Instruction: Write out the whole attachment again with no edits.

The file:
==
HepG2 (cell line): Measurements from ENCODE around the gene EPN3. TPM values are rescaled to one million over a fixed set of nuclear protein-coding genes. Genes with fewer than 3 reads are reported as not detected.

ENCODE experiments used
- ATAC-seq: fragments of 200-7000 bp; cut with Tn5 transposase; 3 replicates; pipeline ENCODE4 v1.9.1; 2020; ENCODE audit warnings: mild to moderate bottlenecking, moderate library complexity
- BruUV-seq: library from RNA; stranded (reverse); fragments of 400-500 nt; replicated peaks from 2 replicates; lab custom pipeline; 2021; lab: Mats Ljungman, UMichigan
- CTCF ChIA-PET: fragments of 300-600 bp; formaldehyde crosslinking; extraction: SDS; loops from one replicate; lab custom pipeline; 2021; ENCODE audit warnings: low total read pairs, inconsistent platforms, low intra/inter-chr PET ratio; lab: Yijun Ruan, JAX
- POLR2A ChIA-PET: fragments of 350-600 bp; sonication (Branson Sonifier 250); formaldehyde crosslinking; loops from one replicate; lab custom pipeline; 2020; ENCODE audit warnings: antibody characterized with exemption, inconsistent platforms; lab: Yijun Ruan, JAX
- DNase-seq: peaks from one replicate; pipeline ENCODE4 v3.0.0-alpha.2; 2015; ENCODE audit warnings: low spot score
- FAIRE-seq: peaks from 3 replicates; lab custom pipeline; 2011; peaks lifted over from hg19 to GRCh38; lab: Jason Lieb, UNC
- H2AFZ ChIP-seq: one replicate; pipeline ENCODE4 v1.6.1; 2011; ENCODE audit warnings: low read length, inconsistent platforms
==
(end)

HepG2 (cell line): Measurements from ENCODE around the gene EPN3. TPM values are rescaled to one million over a fixed set of nuclear protein-coding genes. Genes with fewer than 3 reads are reported as not detected.

ENCODE experiments used
- ATAC-seq: fragments of 200-7000 bp; cut with Tn5 transposase; 3 replicates; pipeline ENCODE4 v1.9.1; 2020; ENCODE audit warnings: mild to moderate bottlenecking, moderate library complexity
- BruUV-seq: library from RNA; stranded (reverse); fragments of 400-500 nt; replicated peaks from 2 replicates; lab custom pipeline; 2021; lab: Mats Ljungman, UMichigan
- CTCF ChIA-PET: fragments of 300-600 bp; formaldehyde crosslinking; extraction: SDS; loops from one replicate; lab custom pipeline; 2021; ENCODE audit warnings: low total read pairs, inconsistent platforms, low intra/inter-chr PET ratio; lab: Yijun Ruan, JAX
- POLR2A ChIA-PET: fragments of 350-600 bp; sonication (Branson Sonifier 250); formaldehyde crosslinking; loops from one replicate; lab custom pipeline; 2020; ENCODE audit warnings: antibody characterized with exemption, inconsistent platforms; lab: Yijun Ruan, JAX
- DNase-seq: peaks from one replicate; pipeline ENCODE4 v3.0.0-alpha.2; 2015; ENCODE audit warnings: low spot score
- FAIRE-seq: peaks from 3 replicates; lab custom pipeline; 2011; peaks lifted over from hg19 to GRCh38; lab: Jason Lieb, UNC
- H2AFZ ChIP-seq: one replicate; pipeline ENCODE4 v1.6.1; 2011; ENCODE audit warnings: low read length, inconsistent platforms